For months the "Jungle" was our entire existence; warehouse, jungle, warehouse, jungle, lidl, warehouse, junglejunglejungle...
We lived and breathed it until there was little left of our previous selves, but then they were taken away. We have no idea what has happened to the vast majority of the people we saw every day.
Exhausted and lacking direction, most of us left. It seemed like our work was done, but Dan and I faffed, tying up "loose ends" and fitting
new brake disks to our long immobile van. After the children were finally gone, I languished around the yard for the best part of a week, occasionally attempting a little clothes sorting or answering the questions of new volunteers with dead eyes and monotone half sentences.
What were we doing?
With Calais in the news again we'd been swamped in donations the two weeks before the eviction. Bedding mountain, the blankets we'd desperately needed for months, now loomed over us as a reminder of our inadequacy to distribute enough in time before our friends were gone. What looked like a stock pile lead to awkward conversations- if those people were so desperate then why hadn't we given them everything we had? We were accused of withholding aid. We couldn't have worked harder, but it stabbed me regardless.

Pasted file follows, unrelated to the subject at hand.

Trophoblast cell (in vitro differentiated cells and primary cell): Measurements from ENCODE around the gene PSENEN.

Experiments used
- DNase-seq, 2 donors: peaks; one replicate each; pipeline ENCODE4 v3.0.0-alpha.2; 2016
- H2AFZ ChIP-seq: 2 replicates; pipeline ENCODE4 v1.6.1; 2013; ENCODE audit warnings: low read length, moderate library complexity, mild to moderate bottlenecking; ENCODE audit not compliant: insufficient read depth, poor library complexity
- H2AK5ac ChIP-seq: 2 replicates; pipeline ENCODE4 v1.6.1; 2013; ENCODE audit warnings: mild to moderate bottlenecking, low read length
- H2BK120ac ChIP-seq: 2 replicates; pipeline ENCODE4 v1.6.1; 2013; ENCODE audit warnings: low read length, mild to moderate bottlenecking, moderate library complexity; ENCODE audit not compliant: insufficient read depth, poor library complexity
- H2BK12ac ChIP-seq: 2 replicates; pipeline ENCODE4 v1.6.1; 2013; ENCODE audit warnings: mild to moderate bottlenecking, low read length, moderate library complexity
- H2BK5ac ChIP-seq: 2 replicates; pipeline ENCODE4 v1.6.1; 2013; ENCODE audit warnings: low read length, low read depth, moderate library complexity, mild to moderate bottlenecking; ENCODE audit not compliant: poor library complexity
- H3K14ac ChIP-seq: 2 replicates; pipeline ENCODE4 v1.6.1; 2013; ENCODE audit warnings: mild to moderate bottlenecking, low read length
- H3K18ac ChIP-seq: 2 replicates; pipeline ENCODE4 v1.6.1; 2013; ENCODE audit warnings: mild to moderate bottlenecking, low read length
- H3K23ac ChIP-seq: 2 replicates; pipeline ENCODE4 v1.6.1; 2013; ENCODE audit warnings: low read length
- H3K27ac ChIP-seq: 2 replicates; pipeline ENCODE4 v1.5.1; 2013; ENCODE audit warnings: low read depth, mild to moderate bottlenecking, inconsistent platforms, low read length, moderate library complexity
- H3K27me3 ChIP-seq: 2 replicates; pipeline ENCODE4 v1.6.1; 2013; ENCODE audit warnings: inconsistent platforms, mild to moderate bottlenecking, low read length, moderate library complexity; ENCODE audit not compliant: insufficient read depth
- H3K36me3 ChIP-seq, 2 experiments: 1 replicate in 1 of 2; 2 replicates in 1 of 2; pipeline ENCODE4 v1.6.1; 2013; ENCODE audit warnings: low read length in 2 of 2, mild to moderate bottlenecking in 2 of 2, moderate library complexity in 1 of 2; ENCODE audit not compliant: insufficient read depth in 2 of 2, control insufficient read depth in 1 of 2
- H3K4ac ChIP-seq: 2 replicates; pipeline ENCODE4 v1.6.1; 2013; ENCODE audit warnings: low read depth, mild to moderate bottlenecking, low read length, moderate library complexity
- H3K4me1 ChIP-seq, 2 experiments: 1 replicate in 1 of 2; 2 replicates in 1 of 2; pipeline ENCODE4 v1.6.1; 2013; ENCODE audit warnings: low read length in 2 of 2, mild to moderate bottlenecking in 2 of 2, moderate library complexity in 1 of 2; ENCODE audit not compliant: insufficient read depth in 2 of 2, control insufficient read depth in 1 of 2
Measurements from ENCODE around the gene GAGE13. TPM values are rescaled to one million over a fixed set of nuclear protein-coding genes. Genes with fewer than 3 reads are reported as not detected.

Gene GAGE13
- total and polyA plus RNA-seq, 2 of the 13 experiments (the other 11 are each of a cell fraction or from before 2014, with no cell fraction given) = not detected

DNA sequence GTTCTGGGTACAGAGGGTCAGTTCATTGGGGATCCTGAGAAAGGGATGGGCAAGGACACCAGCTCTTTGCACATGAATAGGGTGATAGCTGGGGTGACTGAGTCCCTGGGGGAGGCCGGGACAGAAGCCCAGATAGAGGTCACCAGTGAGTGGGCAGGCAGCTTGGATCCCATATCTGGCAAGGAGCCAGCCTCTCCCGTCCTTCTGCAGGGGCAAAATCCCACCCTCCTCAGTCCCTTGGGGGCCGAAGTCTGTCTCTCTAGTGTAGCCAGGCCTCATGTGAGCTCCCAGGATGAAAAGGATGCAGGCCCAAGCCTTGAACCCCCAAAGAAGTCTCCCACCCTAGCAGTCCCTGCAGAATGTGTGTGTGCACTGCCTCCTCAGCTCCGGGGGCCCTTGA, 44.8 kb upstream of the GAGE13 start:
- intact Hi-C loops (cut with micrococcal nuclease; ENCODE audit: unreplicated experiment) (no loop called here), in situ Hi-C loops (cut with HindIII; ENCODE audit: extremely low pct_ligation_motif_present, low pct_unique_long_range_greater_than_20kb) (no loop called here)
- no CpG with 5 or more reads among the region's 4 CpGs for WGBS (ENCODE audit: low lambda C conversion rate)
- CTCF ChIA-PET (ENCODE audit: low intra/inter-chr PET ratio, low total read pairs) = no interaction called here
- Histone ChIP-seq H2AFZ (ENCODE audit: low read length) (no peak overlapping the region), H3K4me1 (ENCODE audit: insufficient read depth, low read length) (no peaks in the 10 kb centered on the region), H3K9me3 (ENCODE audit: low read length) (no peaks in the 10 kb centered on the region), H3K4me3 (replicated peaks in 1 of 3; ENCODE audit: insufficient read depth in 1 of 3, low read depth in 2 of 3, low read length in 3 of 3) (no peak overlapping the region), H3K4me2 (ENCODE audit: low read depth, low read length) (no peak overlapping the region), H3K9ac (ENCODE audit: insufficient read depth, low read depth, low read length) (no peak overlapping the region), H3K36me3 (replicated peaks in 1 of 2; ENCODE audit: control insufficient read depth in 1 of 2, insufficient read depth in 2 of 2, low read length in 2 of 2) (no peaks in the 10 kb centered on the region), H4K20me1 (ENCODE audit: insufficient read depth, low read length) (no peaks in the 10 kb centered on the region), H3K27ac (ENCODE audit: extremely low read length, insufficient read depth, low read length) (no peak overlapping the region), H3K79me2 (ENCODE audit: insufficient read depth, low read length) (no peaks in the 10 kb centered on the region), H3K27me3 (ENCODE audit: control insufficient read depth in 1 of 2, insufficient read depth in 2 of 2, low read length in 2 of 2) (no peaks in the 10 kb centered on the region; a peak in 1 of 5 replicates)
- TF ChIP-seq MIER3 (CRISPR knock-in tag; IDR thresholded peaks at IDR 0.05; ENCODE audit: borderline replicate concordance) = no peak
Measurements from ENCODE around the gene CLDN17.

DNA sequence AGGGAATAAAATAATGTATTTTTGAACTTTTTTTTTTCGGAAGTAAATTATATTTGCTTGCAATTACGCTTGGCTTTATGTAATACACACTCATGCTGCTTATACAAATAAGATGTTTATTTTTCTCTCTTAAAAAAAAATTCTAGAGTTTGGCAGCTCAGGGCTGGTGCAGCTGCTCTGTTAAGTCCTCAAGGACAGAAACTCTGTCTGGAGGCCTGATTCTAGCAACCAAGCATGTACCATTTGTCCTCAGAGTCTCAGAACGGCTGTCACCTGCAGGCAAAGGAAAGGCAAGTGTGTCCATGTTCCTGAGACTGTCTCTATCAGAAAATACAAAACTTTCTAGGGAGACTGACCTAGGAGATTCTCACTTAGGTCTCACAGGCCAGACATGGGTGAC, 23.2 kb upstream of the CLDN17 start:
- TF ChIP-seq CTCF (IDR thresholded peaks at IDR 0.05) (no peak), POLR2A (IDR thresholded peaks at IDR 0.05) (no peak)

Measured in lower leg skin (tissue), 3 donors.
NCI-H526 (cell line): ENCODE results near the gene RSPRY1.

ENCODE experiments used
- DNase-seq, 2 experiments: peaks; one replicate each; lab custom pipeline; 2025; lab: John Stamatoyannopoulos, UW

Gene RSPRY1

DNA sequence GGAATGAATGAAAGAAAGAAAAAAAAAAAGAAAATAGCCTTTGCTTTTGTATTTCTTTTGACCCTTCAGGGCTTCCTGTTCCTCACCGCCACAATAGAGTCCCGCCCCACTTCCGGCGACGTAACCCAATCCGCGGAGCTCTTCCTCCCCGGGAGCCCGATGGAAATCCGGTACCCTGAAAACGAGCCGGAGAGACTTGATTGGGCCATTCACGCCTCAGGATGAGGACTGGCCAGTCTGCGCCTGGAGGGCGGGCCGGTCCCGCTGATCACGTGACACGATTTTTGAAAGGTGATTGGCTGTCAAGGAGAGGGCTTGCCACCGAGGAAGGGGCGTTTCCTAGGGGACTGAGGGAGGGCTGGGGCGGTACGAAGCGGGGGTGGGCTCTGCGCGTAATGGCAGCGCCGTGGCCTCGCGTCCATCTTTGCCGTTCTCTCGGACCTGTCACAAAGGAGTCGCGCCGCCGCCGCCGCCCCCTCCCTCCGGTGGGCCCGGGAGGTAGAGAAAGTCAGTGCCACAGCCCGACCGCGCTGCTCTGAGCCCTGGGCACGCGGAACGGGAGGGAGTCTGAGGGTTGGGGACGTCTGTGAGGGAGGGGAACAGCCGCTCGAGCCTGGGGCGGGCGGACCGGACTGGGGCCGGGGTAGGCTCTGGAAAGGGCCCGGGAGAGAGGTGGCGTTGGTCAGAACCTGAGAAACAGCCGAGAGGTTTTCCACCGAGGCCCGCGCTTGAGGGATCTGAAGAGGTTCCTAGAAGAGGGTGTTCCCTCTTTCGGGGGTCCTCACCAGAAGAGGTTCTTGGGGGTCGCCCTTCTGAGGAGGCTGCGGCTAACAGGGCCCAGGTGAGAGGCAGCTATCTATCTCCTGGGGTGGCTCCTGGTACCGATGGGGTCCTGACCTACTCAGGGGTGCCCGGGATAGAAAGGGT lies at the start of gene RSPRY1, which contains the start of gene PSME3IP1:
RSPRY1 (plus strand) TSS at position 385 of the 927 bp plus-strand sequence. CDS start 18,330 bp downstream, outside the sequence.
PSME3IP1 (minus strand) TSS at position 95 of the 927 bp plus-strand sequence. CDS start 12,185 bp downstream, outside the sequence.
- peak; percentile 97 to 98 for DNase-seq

Shortly the requests began to flood in. The situation in Paris seems to be worsening by the day, they desperately need things in Greece, Syria and Lebanon and despite the politics we are still doggedly providing for over 1000 people living in the nearby Dunkirk. Shortly immobilised by confusion, our friends in The Calais Woodyard were left with only five of their previous twenty-odd volunteers. Winter is still coming and they had no time to feel burnt out. With an average of less than five volunteers a day, our valiant Warehouse Manager Lauren and I were left with the task of organising and allocating donations across Europe and beyond.
This is why she takes care of the morning briefing rather than me...
With that day's hero Geoff and the kitchen staff's help, we loaded a container for Greece. Months of work at collection points, thousands of volunteer hours and a miracle of logistical guesswork gave birth to the most efficiently packed lorry I've ever been a part of.
Excluding this success, our work is rarely heart-warming. The distribution centre in Syria was bombed and Paris has such a high turnover of people that it feels a bit like throwing crumbs into
the mouth of a volcano. At the start of December, we are left with nearly no small or medium waterproof jackets, around twenty men's gloves and only enough boxers for one weeks distribution
to Dunkirk. We can't give people walking boots and everywhere is wet.
There is no such human sorting machine set up in Paris, Greece has no recycling facility for impractical donations and confused refugees continue to arrive in Northern France. Potential donators and volunteers have forgotten we exist, Dan and I must leave soon, but the struggle will continue without us.
There are some instructions about how to donate on the Help Refugees website. We desperately need:
In an ideal world these would all be labelled, clean and undamaged to save us time and wastage in sorting. If you are buying things especially, neutral dark colours go down very well.